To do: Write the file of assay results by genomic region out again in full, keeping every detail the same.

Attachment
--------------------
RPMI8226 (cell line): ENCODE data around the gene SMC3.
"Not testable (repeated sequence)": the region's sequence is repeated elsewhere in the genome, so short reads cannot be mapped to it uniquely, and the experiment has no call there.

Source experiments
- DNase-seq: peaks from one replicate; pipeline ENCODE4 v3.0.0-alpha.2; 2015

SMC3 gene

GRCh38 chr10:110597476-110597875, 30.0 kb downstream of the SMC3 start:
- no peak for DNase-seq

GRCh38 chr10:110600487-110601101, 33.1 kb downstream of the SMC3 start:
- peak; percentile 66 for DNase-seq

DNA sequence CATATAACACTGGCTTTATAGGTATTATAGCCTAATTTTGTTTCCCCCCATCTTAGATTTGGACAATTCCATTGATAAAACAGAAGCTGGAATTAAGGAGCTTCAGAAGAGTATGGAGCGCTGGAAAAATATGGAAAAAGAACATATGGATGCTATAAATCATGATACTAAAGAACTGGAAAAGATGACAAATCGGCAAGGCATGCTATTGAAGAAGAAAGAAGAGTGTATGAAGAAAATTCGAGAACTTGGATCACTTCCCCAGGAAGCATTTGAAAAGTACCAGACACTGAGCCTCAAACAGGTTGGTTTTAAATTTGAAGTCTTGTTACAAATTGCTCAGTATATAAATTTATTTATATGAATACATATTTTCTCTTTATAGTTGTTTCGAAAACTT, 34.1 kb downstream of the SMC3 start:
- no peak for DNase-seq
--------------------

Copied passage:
RPMI8226 (cell line): ENCODE data around the gene SMC3.
"Not testable (repeated sequence)": the region's sequence is repeated elsewhere in the genome, so short reads cannot be mapped to it uniquely, and the experiment has no call there.

Source experiments
- DNase-seq: peaks from one replicate; pipeline ENCODE4 v3.0.0-alpha.2; 2015

SMC3 gene

GRCh38 chr10:110597476-110597875, 30.0 kb downstream of the SMC3 start:
- no peak for DNase-seq

GRCh38 chr10:110600487-110601101, 33.1 kb downstream of the SMC3 start:
- peak; percentile 66 for DNase-seq

DNA sequence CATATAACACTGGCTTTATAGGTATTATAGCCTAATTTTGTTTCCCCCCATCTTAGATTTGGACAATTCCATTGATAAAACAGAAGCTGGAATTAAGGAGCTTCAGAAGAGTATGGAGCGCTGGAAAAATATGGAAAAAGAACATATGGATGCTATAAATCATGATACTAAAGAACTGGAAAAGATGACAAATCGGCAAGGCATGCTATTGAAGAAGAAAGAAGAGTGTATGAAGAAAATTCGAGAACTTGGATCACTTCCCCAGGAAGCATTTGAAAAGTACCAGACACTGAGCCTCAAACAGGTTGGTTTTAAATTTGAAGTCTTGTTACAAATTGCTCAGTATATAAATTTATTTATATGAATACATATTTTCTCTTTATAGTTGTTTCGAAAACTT, 34.1 kb downstream of the SMC3 start:
- no peak for DNase-seq